Black Swift

Birding is a form of maddness.

It can make us wake at ungodly hours, spend ten hours in an ocean going fishing boat, or drive hours to search for a rarity! All for adding birds to a list or seeing a species for the first time.

This evening I was driven to hike a mile through fields and farmhouse to stand at the edge of the ocean, my face to the wind (a small sacrifice I know). I was standing above the sea caves at Sand Hill Bluff, about five miles from the city limits of Santa Cruz.

The caves are used as a nesting and roosting site for a Santa Cruz County target bird: the black swift (Cypseloides niger).

The black swift is our largest swift and is not often seen because it forages for insects high up in the air column, sometimes as high as 10,000 feet. They live much of their life on the wing, including copulating on the wing. But they return to terra firma to roost and nest. They have a limited distribution in North America, hugging the western side of the continent. Sadly, the black swift population has diminished by 90% since 1970.

I arrived on the bluff at 6:30. The black swifts seemed to be returning to roost just before sunset, which was going to be at 8:10, so I had a little time to wait.

I reflected on the fact that there is so much that is unknown about the black swift. It’s nest was left undiscovered until 1901 when a swift nest was found on the cliffs near Santa Cruz.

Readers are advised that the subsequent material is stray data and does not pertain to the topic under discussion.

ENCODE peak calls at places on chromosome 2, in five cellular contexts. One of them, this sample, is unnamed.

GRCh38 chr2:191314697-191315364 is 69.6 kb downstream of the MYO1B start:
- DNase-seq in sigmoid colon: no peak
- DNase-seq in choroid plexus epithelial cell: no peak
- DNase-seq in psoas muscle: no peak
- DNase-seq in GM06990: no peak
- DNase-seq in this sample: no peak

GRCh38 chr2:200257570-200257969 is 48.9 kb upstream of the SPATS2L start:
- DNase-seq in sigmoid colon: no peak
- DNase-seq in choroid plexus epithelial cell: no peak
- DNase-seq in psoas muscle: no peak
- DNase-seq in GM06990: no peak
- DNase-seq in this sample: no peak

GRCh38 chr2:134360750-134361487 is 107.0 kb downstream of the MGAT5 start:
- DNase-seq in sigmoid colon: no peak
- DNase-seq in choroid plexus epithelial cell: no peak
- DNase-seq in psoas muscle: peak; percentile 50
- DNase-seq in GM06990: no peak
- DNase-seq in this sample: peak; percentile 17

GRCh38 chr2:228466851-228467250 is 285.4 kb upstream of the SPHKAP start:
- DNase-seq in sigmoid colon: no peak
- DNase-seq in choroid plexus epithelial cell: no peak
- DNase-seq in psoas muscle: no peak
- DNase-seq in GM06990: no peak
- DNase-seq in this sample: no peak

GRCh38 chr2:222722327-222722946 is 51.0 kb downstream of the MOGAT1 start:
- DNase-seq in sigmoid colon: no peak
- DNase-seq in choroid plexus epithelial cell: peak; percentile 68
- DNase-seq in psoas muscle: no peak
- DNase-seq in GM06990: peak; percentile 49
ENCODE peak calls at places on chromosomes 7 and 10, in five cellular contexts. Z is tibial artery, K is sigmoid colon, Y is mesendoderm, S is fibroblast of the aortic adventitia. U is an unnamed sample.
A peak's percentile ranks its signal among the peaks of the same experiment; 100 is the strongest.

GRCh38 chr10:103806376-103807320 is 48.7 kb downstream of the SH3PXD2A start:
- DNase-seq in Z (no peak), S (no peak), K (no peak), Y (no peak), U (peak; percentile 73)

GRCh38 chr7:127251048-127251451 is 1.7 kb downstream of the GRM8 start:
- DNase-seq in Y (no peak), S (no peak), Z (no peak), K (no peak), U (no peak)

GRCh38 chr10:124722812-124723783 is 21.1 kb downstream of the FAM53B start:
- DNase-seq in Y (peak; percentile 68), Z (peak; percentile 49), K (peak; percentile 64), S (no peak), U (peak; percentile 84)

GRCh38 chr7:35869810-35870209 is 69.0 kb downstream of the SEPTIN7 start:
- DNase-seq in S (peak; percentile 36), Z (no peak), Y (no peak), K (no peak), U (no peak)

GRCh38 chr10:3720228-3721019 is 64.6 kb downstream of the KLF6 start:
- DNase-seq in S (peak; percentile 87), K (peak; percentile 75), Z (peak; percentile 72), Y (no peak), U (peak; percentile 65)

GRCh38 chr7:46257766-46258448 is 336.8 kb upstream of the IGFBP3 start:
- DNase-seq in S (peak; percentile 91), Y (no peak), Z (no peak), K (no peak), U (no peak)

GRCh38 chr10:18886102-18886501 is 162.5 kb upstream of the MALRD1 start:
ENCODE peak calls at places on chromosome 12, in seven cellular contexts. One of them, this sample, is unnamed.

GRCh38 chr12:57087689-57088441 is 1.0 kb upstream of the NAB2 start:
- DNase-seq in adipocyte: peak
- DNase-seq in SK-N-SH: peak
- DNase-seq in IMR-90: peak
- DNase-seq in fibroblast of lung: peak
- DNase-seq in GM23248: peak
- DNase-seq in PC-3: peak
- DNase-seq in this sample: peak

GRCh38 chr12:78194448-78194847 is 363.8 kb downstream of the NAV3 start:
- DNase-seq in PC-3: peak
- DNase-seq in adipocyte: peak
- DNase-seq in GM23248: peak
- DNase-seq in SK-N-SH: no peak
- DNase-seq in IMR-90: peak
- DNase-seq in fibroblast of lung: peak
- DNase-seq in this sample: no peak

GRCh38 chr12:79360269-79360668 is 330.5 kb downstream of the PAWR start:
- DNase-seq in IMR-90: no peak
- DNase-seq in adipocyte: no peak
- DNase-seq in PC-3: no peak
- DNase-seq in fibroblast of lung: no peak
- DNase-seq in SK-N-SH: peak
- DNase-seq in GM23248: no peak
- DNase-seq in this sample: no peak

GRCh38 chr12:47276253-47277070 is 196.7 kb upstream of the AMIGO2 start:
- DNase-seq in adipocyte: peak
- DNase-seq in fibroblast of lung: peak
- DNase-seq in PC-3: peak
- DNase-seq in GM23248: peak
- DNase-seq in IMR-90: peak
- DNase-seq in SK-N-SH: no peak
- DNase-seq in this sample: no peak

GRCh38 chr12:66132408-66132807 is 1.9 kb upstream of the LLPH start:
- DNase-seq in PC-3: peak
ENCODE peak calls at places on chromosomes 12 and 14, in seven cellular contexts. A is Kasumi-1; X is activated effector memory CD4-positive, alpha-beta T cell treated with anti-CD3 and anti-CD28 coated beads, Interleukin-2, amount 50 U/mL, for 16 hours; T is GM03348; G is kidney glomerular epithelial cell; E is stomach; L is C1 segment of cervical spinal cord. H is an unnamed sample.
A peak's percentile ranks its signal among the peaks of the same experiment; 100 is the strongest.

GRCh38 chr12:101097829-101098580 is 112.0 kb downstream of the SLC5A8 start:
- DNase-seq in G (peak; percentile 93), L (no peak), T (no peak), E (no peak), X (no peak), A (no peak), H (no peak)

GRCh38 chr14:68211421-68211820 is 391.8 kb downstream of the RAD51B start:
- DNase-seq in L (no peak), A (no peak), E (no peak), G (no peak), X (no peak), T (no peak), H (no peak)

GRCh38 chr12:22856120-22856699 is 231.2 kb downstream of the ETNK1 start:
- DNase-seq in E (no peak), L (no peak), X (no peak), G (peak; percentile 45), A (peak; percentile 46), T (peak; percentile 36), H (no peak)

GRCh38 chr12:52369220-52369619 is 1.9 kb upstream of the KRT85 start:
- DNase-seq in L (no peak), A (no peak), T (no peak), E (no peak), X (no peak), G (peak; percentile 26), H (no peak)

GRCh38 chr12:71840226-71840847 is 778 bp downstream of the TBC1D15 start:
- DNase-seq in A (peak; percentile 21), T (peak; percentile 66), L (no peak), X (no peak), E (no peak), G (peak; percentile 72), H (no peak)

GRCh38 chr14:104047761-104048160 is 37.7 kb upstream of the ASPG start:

After reflecting I set up my sketching stool and sketched the cliffs looking west (featured sketch). Western gulls and Brandt’s cormorants where roosting on the rocks and off shore a steady line of sooty shearwaters where heading west. I estimated that there might be 2,000 shearwaters in this flock. Closer in, there where four sea otter foraging in the kelp beds.

At about seven I was joined by another madman, err, I mean birder. He had come from Sacramento to see the appearance of the black swift. It is always great to have a second set of eyes. In the past the swifts appear for a short time before flying into the sea caves to roost.

At about 7:30 I noticed an uptick in bird movement. The movement of westward sooty shearwaters had diminished and disappeared. The always vocal Caspian terns were heading east to their roost sites and long lines of “checkmark” formations of brown pelicans were flying low over the water heading west. I was waiting with anticipation as I scanned the skies for the arrival of the black swifts. Nothing yet.

At 7:55 PM, the Sacramento birder alerted me of the presence of a lone swift that disappear into a sea cave. I missed it. This was followed quickly by two other swifts that flew just east of the bluff and stayed in sight for about four minutes. County lifer 210!


West Coast “Snow Day”

PG & E gave me a gift by cutting off power in the Highlands neighborhood because of high winds and dry conditions. I found out late Sunday afternoon that we would be without power and school was cancelled. Call it a Bay Area “snow day”.

The Kincade Fire in Sonoma County was making San Francisco smell like a camp fire so I planned to get out of Dodge and head south, on Highway One, and bird some of my favorite places in San Mateo County: Devil’s Slide (it was closed), Fitzgerald Marine Preserve, Pillar Point, Tunitas Creek Beach, Pigeon Point, Pescadero Beach, Ano Nuevo, and Gazos Creek Road. I have birded some of these locations for almost 20 years and they are always points of solace and repose. And some amazing birds and wildlife!

I started the morning with breaking the fast at Java Beach, across from the San Francisco Zoo on Sloat Boulevard. My first planned stop was Devil’s Slide. The gates to the parking lot were closed. Driving through Pacifica told me why. The power was out and all hands where helping to direct traffic at intersections where traffic lights where down, which meant all of them.